Sunday, July 26, 2015

A Kamikaze IBD Pilot Navigates Team Challenge Napa-to-Sonoma

Just returned from the Team Challenge Napa to Sonoma race and after being surrounded by more than 1,000 IBD advocates and 635 Team Challenge participants for race weekend, I felt inspired to give the blog a little lovin'. I met my first mother to give birth post-j-pouch surgery and was excited by her optimism and go-getter spirit. I spent time with old TC friends and met many fresh faces. I heard incredibly sad stories, but they were always told with an undying optimism. Every Team Challenge advocate I meet tells their story with a stoic acknowledgment of their personal tragedies, but their struggles are always overshadowed by an almost unbelievable positivity. And their altruism and strength is absolutely toxic.

But there was one problem. I was on the sidelines, once again. I've been receiving a lot of emails and phone calls lately from IBD patients that are feeling very real anxiety and depression due to their disease. My responses have been encouraging and positive: "you'll see remission, I promise!" or "your chipmunk face WILL disappear" and "just try to show your disease that you're boss." But, this past weekend I realized that unyielding positivity can sometimes have detrimental effects. Our Team Challenge teammate, Amber, was in ICU while we were in Napa. Amber has spent more than 600 days hospitalized since 2013 and more than 45 days in ICU. Though I felt extremely fortunate that I was healthy enough to be on the sidelines, I also felt angry. I felt angry that Amber has suffered so much. I felt angry that I couldn't run. I felt angry that for four years now, there have been constant and incurable interruptions to my life. Angry that I am not physically capable of being a sole caregiver to my child. Angry that I have only been able to complete two classes in an entire year since enrolling in school. Angry that I have spent more than 100 days hospitalized since 2011. Angry that my best days probably feel like most 30 year-olds worst days. Angry, that when I think of my fairly immediate future, all I can see sometimes are those mother-fucking OR doors opening, inviting me in. I just felt REALLY. fucking. angry. And, most poignantly, I felt like I deserved to be angry. I needed to be angry, if just for a few days.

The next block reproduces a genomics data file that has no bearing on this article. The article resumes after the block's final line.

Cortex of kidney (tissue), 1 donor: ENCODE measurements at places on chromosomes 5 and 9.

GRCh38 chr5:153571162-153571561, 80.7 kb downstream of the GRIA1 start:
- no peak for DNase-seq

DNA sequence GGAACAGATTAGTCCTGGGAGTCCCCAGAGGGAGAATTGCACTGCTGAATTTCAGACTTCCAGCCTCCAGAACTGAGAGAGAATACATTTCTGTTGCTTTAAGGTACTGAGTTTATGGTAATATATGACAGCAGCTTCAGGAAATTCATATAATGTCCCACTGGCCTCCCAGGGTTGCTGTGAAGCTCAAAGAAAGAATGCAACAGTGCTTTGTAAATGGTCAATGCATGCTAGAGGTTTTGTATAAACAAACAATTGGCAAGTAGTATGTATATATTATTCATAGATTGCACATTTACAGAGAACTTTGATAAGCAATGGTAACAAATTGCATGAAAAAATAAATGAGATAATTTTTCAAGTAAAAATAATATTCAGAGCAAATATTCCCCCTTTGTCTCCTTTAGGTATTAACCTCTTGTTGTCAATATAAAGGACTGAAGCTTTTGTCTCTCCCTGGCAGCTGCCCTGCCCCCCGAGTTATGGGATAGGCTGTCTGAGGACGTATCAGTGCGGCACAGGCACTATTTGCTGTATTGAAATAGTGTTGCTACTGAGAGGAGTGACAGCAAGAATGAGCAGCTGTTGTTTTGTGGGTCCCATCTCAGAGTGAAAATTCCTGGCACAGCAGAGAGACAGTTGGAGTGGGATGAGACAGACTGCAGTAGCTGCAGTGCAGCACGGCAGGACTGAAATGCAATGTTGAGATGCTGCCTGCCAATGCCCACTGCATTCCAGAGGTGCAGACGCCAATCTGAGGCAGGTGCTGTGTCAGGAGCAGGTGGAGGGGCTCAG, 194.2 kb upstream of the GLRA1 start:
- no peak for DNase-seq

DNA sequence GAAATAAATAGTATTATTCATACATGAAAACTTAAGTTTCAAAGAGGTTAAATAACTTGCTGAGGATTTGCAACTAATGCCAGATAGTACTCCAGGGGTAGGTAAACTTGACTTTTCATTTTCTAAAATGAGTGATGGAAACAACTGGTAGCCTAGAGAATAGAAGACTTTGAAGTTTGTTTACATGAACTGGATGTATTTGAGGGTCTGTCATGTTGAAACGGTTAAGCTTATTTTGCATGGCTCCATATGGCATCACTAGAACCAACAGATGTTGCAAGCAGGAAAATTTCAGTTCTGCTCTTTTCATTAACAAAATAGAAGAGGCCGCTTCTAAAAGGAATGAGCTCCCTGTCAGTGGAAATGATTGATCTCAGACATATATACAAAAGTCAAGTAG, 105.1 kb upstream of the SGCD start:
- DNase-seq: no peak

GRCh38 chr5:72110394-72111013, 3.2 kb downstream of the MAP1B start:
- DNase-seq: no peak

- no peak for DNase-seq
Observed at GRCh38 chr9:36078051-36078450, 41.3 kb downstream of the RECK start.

Katie's Crew tackles Napa to Sonoma

Still, there is something to be said for undying positivity. Maybe even something to be said of the almost deluded sense of indestructibility that I see in so many IBD patients. I mean, fuck, I'm one of them. I've re-enrolled in school for the Fall semester because my sick mind can't accept the fact that I am most likely too ill to ever work a full-time job again, never mind working the hours of a DOCTOR. But, the thing is, I am utterly incapable of accepting defeat, even if that means flushing thousands upon thousands of dollars down the drain in tuition before my body proves me wrong for the 40,000th time. My body may be genetically engineered to self-destruct by the age of 40, but my mind has a genetic predisposition to fight like a kamikaze pilot: it is almost certainly going to keep firing bombs until my body takes its last breath.

I also need to take this rare blogging opportunity to thank the HUNDREDS of you that keep giving my brain this intoxicating power of hope. Katie's Crew helped the Crohn's and Colitis Foundation of America come $21,000 closer to a cure this season, which brings us well over the $100,000 mark since Katie's Crew was conceived in 2009. Every single one of you is the fuel that keeps me going. You are the light that Amber feels in ICU, the pick-me-up when we IBDers struggle to see an end to our vicious cycles of suffering. And if I do end up in med school sometime this decade, I will also be blaming each and every one of you for getting me there (especially Mary Boccard, Cheryl Boccard, Regina Orelli, Jo-Anne Lange, Donna Orelli, Matt Minlionica, Chrissy Whiteman, Billy Pearce and Gabrielle Orelli for personally sacrificing major amounts of time, energy, sanity and money to get Katie's Crew where it is today). I feel so incredibly fortunate that the positive forces and people in my life far outweigh the negative. Katie's Crew is so much stronger than IBD.

I think it's time, once again, to send that anger sailing for now. There's just too much work to be done.